The Dos and Don’ts of passwords, and why you should be using a password manager

October is National Cybersecurity Awareness Month! In light of recent security events (Equifax, Deloitte, BlueBorne, Mac firmware, etc.), I’m going to try to post about ways that you, as an individual can better protect yourself when companies don’t care about properly securing your data. First up, passwords.

According to Intel Security, the average user has 27 different login accounts. This includes social media, bank information, email, work credentials, utilities, and anything else you need to log into. Usually, all of those have a username and password combination to log in. your username is probably similar across all of them, whether its your email address, or some combination of your first and last name, but its more and more common for users to have the same password across many of their services. While that is convenient, its extremely dangerous. If one company is compromised and an attacker gains your password, they can try that password on any other service with your email address and its likely they’ll get in. Over 50% of breaches in the last 2 years  leveraged stolen or weak passwords.

To have good password practices, follow these basic rules

  1. Use a different password for every account.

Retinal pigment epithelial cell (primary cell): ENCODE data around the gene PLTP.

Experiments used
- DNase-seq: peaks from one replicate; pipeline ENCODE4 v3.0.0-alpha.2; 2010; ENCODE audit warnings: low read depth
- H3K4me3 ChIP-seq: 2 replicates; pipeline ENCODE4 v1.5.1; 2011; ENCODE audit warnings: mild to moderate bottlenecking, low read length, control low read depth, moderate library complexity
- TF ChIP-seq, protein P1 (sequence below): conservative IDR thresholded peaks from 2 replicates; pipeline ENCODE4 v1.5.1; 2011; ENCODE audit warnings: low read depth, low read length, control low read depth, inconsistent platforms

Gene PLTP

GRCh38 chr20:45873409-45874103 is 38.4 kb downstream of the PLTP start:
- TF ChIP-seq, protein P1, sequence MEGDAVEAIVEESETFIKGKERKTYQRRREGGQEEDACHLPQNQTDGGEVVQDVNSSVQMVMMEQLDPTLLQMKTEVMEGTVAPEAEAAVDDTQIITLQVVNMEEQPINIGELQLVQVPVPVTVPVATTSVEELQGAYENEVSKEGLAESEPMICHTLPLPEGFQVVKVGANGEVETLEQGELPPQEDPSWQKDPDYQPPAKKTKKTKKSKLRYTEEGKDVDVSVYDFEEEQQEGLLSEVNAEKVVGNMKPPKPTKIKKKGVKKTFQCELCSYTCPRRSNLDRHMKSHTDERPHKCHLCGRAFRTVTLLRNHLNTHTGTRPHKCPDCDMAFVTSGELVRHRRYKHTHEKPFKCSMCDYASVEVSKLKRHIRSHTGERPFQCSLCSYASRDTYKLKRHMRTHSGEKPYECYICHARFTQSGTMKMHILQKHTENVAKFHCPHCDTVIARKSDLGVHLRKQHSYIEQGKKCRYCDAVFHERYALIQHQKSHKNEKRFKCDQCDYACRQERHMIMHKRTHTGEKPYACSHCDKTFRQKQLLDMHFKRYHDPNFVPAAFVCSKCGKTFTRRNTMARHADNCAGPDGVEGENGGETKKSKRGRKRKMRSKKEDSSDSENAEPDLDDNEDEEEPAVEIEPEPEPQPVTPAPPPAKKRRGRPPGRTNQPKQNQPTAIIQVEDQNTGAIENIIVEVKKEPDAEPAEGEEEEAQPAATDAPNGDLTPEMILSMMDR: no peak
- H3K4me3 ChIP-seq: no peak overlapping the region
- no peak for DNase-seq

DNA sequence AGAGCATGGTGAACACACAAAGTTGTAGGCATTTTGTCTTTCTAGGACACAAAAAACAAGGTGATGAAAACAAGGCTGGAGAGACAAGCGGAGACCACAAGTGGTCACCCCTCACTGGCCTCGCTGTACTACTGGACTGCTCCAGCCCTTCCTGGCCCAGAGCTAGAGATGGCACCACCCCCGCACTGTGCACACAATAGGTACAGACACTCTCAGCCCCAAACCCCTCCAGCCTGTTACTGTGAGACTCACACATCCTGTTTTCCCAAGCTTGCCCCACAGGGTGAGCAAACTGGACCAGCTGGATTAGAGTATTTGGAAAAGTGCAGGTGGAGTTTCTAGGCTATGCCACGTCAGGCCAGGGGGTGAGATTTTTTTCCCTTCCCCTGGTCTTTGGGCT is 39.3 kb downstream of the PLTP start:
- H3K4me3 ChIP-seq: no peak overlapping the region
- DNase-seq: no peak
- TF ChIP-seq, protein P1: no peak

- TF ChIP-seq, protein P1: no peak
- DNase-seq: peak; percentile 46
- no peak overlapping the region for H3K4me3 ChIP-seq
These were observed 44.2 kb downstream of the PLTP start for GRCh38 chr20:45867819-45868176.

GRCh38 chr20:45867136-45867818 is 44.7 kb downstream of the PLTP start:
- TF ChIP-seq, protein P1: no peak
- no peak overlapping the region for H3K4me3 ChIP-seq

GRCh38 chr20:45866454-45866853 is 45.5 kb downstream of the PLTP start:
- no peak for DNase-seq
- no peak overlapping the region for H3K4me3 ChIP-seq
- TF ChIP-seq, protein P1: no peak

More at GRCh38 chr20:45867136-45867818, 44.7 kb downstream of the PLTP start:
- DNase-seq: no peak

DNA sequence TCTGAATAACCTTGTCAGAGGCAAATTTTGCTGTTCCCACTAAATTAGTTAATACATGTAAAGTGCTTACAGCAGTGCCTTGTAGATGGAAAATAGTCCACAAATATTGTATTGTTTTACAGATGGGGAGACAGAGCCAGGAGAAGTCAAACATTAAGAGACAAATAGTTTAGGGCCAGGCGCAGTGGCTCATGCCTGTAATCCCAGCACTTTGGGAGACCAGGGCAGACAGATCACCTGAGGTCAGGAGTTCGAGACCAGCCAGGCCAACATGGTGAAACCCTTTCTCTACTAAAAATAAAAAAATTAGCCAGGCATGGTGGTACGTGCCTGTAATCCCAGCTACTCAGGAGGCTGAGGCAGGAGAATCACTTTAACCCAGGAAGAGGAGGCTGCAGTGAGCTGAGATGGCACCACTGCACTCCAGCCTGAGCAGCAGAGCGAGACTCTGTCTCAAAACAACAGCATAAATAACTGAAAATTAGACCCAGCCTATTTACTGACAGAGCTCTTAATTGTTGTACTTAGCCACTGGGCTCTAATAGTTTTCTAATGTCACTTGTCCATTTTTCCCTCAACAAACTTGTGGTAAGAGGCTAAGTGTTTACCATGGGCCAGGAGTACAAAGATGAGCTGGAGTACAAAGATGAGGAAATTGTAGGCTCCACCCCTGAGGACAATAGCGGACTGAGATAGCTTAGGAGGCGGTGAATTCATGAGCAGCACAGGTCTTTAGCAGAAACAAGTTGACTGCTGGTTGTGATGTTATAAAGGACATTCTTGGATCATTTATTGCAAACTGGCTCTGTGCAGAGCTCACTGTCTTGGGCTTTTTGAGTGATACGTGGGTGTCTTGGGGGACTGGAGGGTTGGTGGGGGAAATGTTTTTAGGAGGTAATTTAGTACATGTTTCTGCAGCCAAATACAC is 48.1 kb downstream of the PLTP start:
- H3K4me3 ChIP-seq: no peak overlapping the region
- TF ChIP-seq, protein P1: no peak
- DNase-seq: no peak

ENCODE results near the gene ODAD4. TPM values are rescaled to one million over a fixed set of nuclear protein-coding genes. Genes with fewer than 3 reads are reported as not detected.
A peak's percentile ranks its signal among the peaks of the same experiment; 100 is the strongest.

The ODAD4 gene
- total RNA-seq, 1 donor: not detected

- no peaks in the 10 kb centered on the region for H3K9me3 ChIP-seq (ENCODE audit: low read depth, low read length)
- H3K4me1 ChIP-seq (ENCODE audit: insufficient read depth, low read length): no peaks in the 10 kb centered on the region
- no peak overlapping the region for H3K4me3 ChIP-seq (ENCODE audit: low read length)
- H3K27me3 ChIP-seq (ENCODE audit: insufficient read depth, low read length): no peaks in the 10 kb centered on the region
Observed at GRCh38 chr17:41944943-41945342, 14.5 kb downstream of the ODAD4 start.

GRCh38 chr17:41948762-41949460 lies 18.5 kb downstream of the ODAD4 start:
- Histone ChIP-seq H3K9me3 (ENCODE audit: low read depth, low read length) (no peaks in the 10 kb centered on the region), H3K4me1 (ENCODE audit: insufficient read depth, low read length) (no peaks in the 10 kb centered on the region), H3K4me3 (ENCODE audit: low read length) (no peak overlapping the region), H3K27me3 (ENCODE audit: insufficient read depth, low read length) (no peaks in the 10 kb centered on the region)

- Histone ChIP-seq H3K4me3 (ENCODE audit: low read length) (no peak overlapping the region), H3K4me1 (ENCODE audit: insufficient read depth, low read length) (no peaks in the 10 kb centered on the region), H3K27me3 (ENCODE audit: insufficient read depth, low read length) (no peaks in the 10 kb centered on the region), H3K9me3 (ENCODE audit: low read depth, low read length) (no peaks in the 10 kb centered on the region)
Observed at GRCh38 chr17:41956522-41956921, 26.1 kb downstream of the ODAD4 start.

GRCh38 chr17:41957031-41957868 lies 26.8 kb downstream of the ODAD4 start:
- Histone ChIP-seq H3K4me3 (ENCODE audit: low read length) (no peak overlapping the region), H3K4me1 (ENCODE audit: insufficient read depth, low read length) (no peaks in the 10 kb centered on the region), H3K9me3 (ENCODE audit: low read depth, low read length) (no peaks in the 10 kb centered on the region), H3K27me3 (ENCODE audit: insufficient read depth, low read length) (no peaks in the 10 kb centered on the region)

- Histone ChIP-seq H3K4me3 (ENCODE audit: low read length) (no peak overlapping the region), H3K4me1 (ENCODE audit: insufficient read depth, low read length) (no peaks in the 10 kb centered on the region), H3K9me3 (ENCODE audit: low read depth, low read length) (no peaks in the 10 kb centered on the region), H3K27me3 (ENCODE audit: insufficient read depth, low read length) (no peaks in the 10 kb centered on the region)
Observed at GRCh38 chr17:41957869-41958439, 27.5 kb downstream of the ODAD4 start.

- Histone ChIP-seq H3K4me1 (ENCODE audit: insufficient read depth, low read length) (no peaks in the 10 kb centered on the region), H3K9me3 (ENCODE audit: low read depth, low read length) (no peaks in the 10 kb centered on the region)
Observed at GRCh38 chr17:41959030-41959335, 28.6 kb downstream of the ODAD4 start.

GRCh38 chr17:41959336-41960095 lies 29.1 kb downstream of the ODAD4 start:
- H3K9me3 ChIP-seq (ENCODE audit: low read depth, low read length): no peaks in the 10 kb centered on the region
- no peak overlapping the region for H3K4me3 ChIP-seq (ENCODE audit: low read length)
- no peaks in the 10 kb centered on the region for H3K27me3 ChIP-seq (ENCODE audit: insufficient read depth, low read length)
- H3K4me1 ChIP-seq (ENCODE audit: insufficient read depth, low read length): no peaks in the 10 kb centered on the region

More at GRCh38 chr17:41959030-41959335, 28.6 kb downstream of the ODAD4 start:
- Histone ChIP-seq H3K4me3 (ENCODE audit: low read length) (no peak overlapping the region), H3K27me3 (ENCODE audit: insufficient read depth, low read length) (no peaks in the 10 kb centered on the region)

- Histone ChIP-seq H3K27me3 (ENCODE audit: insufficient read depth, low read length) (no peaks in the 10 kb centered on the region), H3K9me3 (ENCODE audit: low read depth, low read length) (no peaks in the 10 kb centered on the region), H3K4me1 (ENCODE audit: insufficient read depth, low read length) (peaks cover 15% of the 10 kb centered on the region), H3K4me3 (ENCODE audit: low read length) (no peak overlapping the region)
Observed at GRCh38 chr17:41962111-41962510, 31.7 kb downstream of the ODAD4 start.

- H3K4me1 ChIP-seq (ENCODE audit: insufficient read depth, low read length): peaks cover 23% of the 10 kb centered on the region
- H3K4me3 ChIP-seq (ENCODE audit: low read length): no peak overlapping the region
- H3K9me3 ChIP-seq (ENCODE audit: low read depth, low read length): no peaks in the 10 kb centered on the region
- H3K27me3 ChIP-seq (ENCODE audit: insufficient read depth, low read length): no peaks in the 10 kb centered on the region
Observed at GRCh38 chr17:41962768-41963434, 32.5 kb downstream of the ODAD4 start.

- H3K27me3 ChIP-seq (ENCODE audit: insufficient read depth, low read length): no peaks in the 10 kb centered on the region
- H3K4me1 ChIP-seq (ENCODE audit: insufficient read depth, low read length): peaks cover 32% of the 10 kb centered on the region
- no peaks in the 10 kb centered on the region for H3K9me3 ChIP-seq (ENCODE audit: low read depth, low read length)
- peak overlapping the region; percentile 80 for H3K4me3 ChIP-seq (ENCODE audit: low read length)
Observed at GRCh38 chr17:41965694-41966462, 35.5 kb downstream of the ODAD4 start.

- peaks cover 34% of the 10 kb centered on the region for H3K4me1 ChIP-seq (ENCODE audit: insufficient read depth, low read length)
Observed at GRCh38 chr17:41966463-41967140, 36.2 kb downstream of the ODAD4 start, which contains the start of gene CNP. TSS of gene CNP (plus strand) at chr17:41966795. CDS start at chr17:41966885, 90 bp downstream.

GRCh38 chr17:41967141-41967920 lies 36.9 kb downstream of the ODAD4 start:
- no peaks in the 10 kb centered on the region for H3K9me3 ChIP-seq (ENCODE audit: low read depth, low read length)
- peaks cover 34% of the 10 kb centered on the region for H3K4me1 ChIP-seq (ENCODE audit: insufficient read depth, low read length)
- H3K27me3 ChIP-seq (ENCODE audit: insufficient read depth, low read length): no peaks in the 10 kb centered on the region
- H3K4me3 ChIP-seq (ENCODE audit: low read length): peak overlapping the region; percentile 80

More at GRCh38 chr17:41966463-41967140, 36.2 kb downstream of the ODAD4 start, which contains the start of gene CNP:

2. Use a long password, I try to aim for 12-24 characters.
  3. Use special characters (*&^%$#@!), numbers, and a combination of capital and lowercase letters.
  4. Change your passwords every few months.
  5. Don’t write down your passwords or save them in Excel files.
  6. Don’t share your passwords, even to tech support.

For 27 different logins, these rules might make it really hard to remember your passwords. 91% of people reuse their passwords, and 20% of people say they have to fill out a “forgot password” form once a week. The problem is only getting worse, as more and more companies transition to an online presence, users will have even more passwords to remember.

How do we solve this? A password manager.

Personally, I use LastPass to manage all of my passwords. For those of us not familiar with password managers, they’re a utility that allows users to have one master password that they need to remember. All of their other passwords are securely and randomly generated and stored. Some examples of previous passwords generated by LastPass include

  • &KYmIf3%dE3ucib2
  • ^I79!YsBugn84qJ8
  • 6O&5euSZ5zmO#WDj
  • 75l%quJHyQeD$1VD
  • 5V*LLjCOFaKn7zw^

Some password managers even have audit capabilities that will go through your stored passwords and tell you how secure they are, others have 2 factor authentication to make sure you’re the only one accessing your passwords.

Can’t the password manager be hacked?

Absolutely, as was the case in 2015, when LastPass was breached. The good thing here, is that even though the attackers got some email addresses, they couldn’t crack the master passwords because they’re hidden behind thousands of rounds of military grade hashing. (For a breakdown of what Hashing is, check out my other blog post)

Which password manager should I use?

The highest recommended ones are

In conclusion:

Password security is hard, and all the rules make it hard to remember your passwords when they’re so complex. When you only have to remember one secure master password instead of 27, you are much safer in the event one of your services suffers a breach.

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